Before sending a mail through your Gmail account, we have to turn on the Allow less secure apps options. You can turn it on here.

Let’s see the code.

def send_mail():
    gmail = yagmail.SMTP("gmail", "password")

    receiver = ""
    subject = "Testing Subject"
    body = "This is a testing mail"


You can find the complete tutorial of yagmail here.

Now, we have code for API requests and sending mail. Our next step is to invoke the send_mail whenever we receive bad status from the API request.

So, how do we know that our site is down or up? When we request the Is Site Up? API, it will respond with some data as follows.

  "timestamp": 1671545622213,
  "apiStatus": "success",
  "apiCode": 200,
  "message": "Site is up.",
  "meta": {
    "url": "",
    "proxyCountry": "United Kingdom",
    "followRedirect": false,
    "test": {
      "id": "riah3dvi04ngaa1jw1b75smiibrus2a7"
  "data": {
    "statusCode": 200,
    "reasonPhrase": "OK"

You will find a key called message in it. The value of the key message tells us whether the site is up or down. So, can be two types of messages as follows.

  • Site is up.
  • Site is down

I think you got it now. So, we will send the mail when we receive the message “Site is down.”. The final code will look as follows.

import requests
import json
import yagmail

API_URL = ""

def make_api_request():
    headers = {
        'x-api-key': 'YOUR-API-KEY',
        'Content-Type': 'application/json'
    payload = json.dumps({
        "url": "",
        "followRedirect": True,
        "proxyCountry": "uk"
    response = requests.request("POST", API_URL, data=payload, headers=headers)
    return response.json()

def send_mail(content):
    gmail = yagmail.SMTP("gmail", "password")
    receiver = ""
    subject = "Your Site is Down"

if __name__ == '__main__':
    data = make_api_request()
    message = data['message']

    ## seding the mail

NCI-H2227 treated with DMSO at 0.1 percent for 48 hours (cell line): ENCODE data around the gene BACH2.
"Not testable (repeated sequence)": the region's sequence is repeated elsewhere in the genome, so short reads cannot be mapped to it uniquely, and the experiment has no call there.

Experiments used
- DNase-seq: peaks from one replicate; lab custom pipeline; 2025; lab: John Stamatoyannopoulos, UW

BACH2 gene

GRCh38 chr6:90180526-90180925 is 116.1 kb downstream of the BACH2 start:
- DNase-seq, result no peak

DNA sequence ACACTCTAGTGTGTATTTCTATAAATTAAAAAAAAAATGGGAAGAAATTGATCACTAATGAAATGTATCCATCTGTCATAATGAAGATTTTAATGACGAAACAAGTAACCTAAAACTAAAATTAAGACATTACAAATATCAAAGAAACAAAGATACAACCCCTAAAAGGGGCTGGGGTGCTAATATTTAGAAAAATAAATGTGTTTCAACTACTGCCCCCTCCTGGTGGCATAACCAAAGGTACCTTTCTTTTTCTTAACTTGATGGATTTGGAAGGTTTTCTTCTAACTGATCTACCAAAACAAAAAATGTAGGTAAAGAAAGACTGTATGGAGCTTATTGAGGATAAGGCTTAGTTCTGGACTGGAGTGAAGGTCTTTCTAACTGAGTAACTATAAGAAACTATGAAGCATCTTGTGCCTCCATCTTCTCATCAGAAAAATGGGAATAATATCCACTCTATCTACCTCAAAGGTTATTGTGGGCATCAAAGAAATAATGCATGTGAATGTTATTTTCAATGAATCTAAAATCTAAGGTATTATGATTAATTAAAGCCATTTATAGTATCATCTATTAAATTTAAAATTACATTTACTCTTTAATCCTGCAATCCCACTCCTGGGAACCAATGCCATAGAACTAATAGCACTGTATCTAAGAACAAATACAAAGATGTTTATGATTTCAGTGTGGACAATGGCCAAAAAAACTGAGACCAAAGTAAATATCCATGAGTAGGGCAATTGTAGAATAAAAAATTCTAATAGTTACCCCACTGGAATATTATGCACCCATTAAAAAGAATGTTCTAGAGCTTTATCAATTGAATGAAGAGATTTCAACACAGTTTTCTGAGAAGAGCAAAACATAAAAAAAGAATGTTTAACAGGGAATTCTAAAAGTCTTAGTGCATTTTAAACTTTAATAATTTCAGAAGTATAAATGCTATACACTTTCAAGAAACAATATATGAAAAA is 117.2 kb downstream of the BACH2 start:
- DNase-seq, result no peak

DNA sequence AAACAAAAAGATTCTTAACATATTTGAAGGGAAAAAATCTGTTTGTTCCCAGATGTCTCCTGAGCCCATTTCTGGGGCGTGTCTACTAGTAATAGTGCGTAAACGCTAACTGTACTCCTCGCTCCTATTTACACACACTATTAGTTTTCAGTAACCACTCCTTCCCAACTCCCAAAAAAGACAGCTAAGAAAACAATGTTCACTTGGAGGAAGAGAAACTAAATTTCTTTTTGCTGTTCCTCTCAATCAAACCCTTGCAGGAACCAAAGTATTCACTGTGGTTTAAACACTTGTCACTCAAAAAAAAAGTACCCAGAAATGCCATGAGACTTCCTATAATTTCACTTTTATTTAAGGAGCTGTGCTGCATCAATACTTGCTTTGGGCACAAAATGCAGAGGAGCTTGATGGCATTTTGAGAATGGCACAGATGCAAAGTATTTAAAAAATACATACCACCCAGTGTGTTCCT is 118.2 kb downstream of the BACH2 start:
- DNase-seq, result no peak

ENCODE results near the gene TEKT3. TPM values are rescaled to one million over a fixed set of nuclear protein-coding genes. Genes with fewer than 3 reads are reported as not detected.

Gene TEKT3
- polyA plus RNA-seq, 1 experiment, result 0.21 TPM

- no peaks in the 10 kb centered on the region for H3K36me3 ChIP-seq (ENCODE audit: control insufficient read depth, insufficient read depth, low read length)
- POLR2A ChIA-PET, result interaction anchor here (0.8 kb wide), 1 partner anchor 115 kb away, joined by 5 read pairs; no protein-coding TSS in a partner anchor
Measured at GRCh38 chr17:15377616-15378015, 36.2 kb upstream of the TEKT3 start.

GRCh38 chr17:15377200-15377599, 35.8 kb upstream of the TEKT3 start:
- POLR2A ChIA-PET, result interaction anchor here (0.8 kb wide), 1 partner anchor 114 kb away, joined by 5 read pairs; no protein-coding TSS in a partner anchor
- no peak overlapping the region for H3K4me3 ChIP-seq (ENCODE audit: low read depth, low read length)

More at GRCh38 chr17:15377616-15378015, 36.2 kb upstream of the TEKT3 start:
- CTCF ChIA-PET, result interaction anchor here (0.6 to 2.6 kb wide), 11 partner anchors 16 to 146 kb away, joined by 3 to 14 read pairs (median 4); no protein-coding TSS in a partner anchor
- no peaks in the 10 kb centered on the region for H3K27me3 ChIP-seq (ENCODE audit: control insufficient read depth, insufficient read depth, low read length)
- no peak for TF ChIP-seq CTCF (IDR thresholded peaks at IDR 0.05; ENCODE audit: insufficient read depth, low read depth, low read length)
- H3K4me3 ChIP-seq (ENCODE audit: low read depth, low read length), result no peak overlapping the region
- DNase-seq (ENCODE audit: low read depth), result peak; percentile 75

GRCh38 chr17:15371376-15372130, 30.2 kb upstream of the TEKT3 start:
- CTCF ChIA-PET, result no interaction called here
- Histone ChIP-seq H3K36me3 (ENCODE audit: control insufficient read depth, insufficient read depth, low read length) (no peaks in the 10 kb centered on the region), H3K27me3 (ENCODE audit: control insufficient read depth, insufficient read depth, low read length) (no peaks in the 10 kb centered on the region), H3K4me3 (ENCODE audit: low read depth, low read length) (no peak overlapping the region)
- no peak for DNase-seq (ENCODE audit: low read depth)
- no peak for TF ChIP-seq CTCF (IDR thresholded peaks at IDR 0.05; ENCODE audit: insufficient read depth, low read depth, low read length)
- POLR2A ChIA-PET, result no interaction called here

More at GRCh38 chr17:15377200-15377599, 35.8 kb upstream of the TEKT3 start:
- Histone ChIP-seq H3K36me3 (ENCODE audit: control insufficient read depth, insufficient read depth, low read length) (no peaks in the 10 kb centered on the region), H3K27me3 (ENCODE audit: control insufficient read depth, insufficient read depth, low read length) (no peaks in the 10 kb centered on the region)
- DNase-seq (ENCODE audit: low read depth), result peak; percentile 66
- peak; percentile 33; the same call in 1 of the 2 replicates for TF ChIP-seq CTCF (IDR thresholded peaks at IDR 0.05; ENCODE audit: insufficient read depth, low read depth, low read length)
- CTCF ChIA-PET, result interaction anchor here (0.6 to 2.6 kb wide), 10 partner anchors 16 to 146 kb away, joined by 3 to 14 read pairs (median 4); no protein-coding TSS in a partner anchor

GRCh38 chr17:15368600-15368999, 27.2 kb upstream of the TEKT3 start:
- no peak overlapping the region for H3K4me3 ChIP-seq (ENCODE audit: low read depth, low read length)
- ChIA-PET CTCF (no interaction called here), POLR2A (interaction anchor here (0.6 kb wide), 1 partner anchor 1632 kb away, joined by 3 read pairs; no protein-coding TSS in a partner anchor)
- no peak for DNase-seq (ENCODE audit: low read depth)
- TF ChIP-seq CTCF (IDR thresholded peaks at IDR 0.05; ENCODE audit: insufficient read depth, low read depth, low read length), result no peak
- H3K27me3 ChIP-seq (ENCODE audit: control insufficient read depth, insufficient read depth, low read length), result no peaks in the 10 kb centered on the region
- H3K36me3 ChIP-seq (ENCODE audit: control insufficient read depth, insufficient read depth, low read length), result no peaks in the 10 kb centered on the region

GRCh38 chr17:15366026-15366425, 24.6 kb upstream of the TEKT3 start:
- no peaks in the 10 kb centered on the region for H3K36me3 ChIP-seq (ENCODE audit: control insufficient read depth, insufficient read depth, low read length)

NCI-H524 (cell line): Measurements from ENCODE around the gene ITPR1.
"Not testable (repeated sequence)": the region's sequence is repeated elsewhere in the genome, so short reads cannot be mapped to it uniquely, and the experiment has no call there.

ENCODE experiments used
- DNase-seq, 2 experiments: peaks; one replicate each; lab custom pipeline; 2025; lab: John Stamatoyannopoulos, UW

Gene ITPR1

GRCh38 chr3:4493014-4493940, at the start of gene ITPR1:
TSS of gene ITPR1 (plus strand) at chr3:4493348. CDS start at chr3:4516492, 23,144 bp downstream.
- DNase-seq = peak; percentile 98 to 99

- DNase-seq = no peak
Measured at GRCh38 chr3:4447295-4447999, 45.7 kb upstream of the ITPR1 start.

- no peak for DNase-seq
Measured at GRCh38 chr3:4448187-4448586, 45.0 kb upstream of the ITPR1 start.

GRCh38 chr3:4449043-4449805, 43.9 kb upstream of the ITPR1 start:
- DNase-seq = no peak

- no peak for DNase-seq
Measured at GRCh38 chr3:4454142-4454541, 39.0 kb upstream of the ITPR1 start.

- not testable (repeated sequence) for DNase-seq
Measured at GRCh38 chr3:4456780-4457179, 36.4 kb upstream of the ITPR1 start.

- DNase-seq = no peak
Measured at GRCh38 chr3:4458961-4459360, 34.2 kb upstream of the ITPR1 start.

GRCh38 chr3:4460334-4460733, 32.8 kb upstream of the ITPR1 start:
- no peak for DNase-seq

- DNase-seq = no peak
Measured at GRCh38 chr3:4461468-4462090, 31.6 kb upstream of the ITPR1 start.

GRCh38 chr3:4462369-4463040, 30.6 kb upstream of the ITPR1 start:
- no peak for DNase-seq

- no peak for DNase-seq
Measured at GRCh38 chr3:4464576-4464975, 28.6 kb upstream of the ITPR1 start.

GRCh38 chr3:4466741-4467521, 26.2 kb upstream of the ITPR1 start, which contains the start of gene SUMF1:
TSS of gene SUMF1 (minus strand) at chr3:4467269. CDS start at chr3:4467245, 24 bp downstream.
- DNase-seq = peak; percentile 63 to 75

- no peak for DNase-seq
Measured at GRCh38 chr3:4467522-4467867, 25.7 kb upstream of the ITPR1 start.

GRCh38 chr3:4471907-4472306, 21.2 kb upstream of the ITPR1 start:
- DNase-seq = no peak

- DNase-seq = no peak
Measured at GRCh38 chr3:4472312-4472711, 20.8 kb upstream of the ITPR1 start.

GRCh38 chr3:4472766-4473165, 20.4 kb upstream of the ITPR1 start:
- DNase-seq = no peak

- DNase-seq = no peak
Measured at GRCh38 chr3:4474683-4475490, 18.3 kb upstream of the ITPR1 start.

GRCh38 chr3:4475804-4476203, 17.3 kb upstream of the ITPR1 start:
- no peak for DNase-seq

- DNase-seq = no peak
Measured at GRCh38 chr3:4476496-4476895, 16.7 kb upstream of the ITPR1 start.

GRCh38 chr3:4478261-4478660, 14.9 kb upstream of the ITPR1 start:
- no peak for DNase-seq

if message == 'Site is down':
        ## extracting the location and error
        location = data['meta']['proxyCountry']
        mail_content = "Your site is down due to unexpected error. See the useful data to resolve errors below.nn"
        if location:
            mail_content += f"{location}"
        mail_content += f"{data['data']['reasonPhrase']}nn"
        mail_content += "Check the error and resolve it as soon as possible."

You may update the content of the mail as you prefer. We have completed sending mail whenever our site is down.

But there is still a problem.

We have to execute our code to check whether our site is up or down. How often do we run it? Yeah, it depends on your preference. Let’s say we have to check it every hour.

We can open a terminal or command line and execute our code every hour. But it’s a repetitive process and boring one. And sometimes we can forget to check it. So, we need to execute the code automatically every hour.

Here we can use the cron to execute our code every hour automatically. Let’s see how to set it up.

Cron Setup

Let’s see the steps to set up the cron on a UNIX-based operating system.

  • Open terminal.
  • Run the command crontab -e which opens the crontab file in the terminal.
  • Press the key i to enter the INSERT mode.
  • Now, add the cron pattern, Python directory, and our code file directory. You see the example below.

0 * * * * /usr/bin/python3 /home/


We have set the pattern to execute the code every hour. But you may need to set it to every minute based on the requirement. So, you can use the Crontab Guru or other cron tools to generate the cron pattern for the schedule.

That’s it. We have completed the setup to get notified when the site is down.


Use the cron to schedule the script to run periodically on your cloud server that runs 24/7 to get notified through email when the site is down. Automation saves a lot of time and works for us. So, make use of it as we did in this article.

Happy Monitoring 🙂

  • Hafeezul Kareem Shaik